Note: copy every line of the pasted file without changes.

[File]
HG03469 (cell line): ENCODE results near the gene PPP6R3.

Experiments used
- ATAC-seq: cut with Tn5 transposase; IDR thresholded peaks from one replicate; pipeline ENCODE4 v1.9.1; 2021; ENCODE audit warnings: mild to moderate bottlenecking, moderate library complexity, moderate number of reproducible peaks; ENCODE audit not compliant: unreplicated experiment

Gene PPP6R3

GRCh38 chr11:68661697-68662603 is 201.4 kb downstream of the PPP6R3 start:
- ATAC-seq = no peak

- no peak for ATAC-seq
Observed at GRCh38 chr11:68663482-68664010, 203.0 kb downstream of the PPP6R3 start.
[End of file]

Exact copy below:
HG03469 (cell line): ENCODE results near the gene PPP6R3.

Experiments used
- ATAC-seq: cut with Tn5 transposase; IDR thresholded peaks from one replicate; pipeline ENCODE4 v1.9.1; 2021; ENCODE audit warnings: mild to moderate bottlenecking, moderate library complexity, moderate number of reproducible peaks; ENCODE audit not compliant: unreplicated experiment

Gene PPP6R3

GRCh38 chr11:68661697-68662603 is 201.4 kb downstream of the PPP6R3 start:
- ATAC-seq = no peak

- no peak for ATAC-seq
Observed at GRCh38 chr11:68663482-68664010, 203.0 kb downstream of the PPP6R3 start.